Controversial police powers to stop and search people in Britain, long criticized by civil rights groups, are to be changed. On Tuesday, Home Secretary Theresa May announced that the powers, said to unfairly target ethnic minorities, will be scaled back so they are used less frequently. Police will also have to record the outcome of a stop and search to show what action was taken – arrest, caution or no further action. Last year, an Equality and Human Rights Commission report found that black people were six times more likely to be stopped and searched than white people. All 43 police forces in England and Wales have agreed to introduce the new code of conduct after May said the misuse of the tactic was damaging relations between the public and police. Figures from Her Majesty’s Inspectorate of Constabulary show that more than 250,000 of the 1 million stop and searches conducted last year could have been illegal because there was no reasonable ground for suspicion.
The use of section 60 of the Criminal Justice and Public Order Act is also to be overhauled. Section 60 allows police to stop and search people without suspicion in a specific geographical area. It is used when there is an anticipation of violence, such as at football matches and events like the Notting Hill carnival in London. A section 60 order was imposed at the carnival at the weekend after three men were stabbed.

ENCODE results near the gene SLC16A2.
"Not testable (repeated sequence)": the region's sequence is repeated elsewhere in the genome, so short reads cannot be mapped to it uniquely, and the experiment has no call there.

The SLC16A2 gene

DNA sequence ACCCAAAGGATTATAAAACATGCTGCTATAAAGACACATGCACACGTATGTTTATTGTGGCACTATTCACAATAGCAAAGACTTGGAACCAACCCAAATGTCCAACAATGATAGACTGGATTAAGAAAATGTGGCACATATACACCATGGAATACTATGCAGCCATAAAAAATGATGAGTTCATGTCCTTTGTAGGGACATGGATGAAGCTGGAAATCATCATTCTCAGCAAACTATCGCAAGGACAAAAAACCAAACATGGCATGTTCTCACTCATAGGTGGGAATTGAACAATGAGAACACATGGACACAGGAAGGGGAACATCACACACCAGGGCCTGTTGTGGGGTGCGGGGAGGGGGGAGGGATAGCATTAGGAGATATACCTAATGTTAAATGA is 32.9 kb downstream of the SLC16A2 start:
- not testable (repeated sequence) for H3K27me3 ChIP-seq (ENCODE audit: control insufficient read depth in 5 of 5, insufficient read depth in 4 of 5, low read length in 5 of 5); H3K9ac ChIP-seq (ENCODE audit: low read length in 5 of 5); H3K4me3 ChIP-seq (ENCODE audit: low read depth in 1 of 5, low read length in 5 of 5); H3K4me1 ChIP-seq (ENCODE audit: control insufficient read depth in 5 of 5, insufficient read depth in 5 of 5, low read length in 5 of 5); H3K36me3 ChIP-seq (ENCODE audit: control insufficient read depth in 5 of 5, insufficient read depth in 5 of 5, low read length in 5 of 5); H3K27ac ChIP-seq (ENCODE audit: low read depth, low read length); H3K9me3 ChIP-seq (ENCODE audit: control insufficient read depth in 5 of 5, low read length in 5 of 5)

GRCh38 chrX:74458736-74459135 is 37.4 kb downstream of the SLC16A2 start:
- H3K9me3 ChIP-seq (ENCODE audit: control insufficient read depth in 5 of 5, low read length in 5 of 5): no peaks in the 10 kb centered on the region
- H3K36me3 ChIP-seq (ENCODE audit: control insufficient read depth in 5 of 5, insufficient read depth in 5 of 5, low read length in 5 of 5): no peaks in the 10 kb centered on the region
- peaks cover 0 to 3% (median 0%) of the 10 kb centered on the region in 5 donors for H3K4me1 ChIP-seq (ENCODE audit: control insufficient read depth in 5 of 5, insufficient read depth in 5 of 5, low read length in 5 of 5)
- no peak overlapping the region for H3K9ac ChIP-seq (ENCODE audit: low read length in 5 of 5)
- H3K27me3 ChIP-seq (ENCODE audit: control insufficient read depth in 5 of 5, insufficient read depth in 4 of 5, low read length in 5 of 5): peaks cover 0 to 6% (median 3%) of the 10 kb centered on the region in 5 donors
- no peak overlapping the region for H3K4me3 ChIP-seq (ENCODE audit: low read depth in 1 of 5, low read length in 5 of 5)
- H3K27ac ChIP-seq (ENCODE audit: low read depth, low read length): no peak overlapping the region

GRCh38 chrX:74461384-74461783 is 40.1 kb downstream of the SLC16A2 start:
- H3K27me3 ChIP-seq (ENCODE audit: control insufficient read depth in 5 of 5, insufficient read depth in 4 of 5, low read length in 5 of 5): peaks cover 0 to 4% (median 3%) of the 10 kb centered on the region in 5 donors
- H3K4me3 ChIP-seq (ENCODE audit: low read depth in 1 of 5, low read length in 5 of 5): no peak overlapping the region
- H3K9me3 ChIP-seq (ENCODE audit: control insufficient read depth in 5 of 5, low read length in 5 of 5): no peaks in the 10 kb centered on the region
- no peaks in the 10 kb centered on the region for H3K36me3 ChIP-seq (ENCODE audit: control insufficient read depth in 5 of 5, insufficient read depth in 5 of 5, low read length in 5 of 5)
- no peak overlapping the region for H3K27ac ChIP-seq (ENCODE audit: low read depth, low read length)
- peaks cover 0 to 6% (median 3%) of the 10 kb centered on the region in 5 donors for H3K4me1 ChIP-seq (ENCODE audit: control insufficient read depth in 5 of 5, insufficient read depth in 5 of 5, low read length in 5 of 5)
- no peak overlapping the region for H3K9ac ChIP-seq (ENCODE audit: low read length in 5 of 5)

Police will also allow public observers to witness a stop and search.
But campaigners argue that the new code does not go far enough.
Taher Gulamhussein, from the Network for Police Monitoring, said: “The introduction of new policy will not change its use because [police] forces are not legally bound to follow the policy. The policy itself is also weak.”
He added: “We do not need to reduce section 60 stop and searches. The evidence shows that black people are 24 times more likely to be stop and searched than white people. We argue that the Home Secretary should repeal stop and search powers.”